Friday 12 August 2022 03:13 PM Britons are LESS happy than during pandemic: More people worry about their ... trends now
Britons are less happy now than they were during some parts of the pandemic, shock official figures show.
And Britons are struggling more with relationships and loneliness than ever before.
The Office for National Statistics (ONS) has been surveying thousands of Britons about their life satisfaction for more than a decade.
Latest figures show just three in 10 (30 per cent) rated their happiness as 'very high' in the first three months of this year — lower than most of 2021 and three months of 2020.
Positivity levels peaked at 34 per cent around the original 'Freedom Day' in July 2021 — when the final Covid restrictions from the previous winter were eased.
Results suggest there are rising concerns about health, with 47 per cent saying they are happy with their health, compared to 51 per cent pre-pandemic.
More people have also reported feeling more anxious than they did pre-pandemic (two-third), while loneliness (one in 15) and anxiety (two-thirds) are also on the rise.
Statisticians note that the happiness and anxiety figures only cover up to the spring, while the others go to 2021, so don't cover the whole pandemic or recent cost of living crisis that is expected to cause misery for millions.
Spiralling food and energy bills are 'becoming a major source of concern for the public' which can be expected to knock down people's attitudes, the ONS said.
However, the agency found that people 'feel well connected' to those around them, while people are reporting better job satisfaction and work/life balance.
In the first three months of 2022, the ONS asked thousands of over-16s: 'Overall, how happy did you feel yesterday?' The results, shown on the graph, reveal just three in 10 people (30.5 per cent) rated their happiness as 'very high'. The rate is lower than at several points in the last two years, when the country was gripped by the coronavirus
The newly-published happiness data is part of the ONS quality of life in the UK survey. Results also show that anxiety is now higher than it was compared to some points of the pandemic. Just a third of people (34.1 per cent) in the first quarter of the year rated their anxiety as 'very low' — fewer than the two previous summer (bottom right). Meanwhile, overall life satisfaction and feelings of worthwhile have dropped off (top left)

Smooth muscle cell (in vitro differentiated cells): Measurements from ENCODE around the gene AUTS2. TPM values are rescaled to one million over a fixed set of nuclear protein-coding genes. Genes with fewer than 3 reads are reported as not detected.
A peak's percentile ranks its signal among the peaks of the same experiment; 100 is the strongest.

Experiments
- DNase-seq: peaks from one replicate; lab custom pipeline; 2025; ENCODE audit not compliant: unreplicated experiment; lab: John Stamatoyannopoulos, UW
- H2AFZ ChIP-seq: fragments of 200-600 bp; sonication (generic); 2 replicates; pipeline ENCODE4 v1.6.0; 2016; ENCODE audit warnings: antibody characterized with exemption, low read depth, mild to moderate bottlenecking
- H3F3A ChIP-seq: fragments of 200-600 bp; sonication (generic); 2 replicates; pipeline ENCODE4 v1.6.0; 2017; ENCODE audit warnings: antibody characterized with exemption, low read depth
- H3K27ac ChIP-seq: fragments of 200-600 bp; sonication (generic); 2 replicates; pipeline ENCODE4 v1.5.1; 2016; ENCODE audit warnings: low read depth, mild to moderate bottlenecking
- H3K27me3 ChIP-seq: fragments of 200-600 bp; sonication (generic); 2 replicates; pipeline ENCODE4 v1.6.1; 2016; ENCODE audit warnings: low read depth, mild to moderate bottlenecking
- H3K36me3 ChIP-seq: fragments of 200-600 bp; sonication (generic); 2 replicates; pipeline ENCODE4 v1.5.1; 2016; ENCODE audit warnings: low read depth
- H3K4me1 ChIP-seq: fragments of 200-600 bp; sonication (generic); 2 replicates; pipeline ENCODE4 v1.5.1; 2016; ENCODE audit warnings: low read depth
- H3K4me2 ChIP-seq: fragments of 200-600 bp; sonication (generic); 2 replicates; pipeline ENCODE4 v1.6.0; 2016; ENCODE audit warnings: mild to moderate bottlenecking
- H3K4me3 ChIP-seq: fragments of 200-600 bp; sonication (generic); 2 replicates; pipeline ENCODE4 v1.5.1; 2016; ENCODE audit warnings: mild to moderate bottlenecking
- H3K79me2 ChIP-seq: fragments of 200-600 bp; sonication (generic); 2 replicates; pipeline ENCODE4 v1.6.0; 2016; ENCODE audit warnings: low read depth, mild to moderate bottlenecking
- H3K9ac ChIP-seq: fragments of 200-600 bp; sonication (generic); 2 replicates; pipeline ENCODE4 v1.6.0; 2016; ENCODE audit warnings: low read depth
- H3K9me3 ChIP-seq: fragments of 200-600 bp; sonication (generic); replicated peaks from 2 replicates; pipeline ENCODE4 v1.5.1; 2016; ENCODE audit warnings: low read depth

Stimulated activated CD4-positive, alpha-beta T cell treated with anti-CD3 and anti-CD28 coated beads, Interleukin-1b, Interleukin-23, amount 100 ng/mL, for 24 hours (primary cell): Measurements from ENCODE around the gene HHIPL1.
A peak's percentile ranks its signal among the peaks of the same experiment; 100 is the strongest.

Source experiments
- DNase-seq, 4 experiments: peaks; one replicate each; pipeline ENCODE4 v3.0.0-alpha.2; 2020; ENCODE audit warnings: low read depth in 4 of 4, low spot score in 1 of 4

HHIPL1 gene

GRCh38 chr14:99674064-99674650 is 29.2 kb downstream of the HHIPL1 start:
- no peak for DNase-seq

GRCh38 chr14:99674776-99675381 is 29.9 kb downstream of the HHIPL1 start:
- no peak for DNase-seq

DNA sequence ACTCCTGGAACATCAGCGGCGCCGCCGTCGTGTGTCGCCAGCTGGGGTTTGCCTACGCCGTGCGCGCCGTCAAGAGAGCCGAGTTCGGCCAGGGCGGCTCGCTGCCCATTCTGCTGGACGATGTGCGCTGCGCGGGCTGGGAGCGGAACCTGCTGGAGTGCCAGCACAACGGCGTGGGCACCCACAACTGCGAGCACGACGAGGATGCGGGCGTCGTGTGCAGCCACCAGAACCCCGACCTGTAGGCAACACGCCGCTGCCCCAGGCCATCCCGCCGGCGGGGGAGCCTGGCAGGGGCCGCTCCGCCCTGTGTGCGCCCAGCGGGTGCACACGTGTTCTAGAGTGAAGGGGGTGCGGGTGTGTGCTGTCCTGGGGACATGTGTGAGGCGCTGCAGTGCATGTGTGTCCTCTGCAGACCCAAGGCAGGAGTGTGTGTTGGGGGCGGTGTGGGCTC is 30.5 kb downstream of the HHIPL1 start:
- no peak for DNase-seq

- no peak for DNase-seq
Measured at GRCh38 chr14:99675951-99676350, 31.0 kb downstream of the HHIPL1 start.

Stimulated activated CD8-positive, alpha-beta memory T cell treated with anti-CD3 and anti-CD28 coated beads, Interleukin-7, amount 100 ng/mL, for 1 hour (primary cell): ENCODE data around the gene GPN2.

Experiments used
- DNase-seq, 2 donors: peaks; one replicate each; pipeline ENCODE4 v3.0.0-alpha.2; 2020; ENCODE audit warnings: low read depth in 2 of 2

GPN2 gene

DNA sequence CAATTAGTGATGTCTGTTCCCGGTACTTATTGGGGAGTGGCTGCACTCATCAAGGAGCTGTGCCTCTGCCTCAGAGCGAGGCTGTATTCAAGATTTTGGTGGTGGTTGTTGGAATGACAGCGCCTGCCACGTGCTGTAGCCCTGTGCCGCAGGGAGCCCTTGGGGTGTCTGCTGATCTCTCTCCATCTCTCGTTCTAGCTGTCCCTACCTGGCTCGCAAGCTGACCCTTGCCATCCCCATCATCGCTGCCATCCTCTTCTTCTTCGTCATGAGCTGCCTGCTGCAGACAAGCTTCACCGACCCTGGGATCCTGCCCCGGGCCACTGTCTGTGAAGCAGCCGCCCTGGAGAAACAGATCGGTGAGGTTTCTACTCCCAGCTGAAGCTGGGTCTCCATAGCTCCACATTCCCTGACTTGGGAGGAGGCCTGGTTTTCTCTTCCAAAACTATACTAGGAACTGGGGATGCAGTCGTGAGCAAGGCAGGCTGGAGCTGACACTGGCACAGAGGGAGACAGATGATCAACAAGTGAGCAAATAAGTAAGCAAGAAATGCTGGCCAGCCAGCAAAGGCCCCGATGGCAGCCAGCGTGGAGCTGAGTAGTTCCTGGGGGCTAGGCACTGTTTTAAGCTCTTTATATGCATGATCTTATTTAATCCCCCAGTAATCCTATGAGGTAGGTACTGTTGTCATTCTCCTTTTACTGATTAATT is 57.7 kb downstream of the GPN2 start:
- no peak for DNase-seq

The proportion of people who are in 'fairly' or 'extremely' unhappy relationships has increased from 3.6 per cent in 2015/16 to 4.3 per cent in 2019/20 (top graph). And the rate reporting that they feel lonely 'often' or 'always' increased from 5.4 per cent in 2016/17 to 6.5 per cent in 2020/21 (bottom graph). But the ONS says the 'incremental' jumps are not statistically significant, with the trend largely flat
People are exercising and socialising more than they did before the pandemic, according to new official figures that reveal the changing habits of Britons after lockdown.
As more people continue to work from home and cut out the daily commute, they've also found more time for gardening, DIY and housework.
But questions about productivity remain, as time spent watching TV, reading books and playing video games is up while studying is down.
The way people use their time each day has been studied since 2014/15 in the UK by the Office for National Statistics (ONS ), with the latest figures up to March 2022, when most Covid restrictions were lifted.
The average Briton now spends 25 minutes per day keeping fit, six minutes more than in 2014/15. More people took up exercise to fight boredom during lockdown.
There was also thought to have been a renewed interest in physical health during the pandemic.
People now spend about five hours per day entertaining themselves — which includes spending time with friends or family, browsing the internet and texting — 17 minutes more than in 2014/15.
Britons have also found an extra three minutes to spend on gardening each day in that time, with the average person doing about 20 minutes per day now.
Housework also got a time boost from 2014/15, with the average person now dedicating two-and-half hours per day to chores like food shopping and walking the dog, an extra three minutes compared to pre-pandemic.
Britons appear to have crawled back the time by cutting out commuting and ditching the office in favour of working from home.
In the first three months of 2022, the ONS asked 27,430 over-16s: 'Overall, how happy did you feel yesterday?'
At the time of the survey, the Omicron wave was on the decline and Plan B measures — with masks, Covid pass and work from home guidance in place — were being phased out.
Just three in 10 people (30.5 per cent) rated their happiness as 'very high'.
The rate is lower than at several points in the last two years, when the country was gripped by the coronavirus.
Between July and October 2020, 32.5 per cent of people reported they felt very happy.
The summer months saw the first Covid restrictions ease, with pubs, restaurants and bars allowed to reopen for the firs time since March.
By August, former Chancellor Rishi Sunak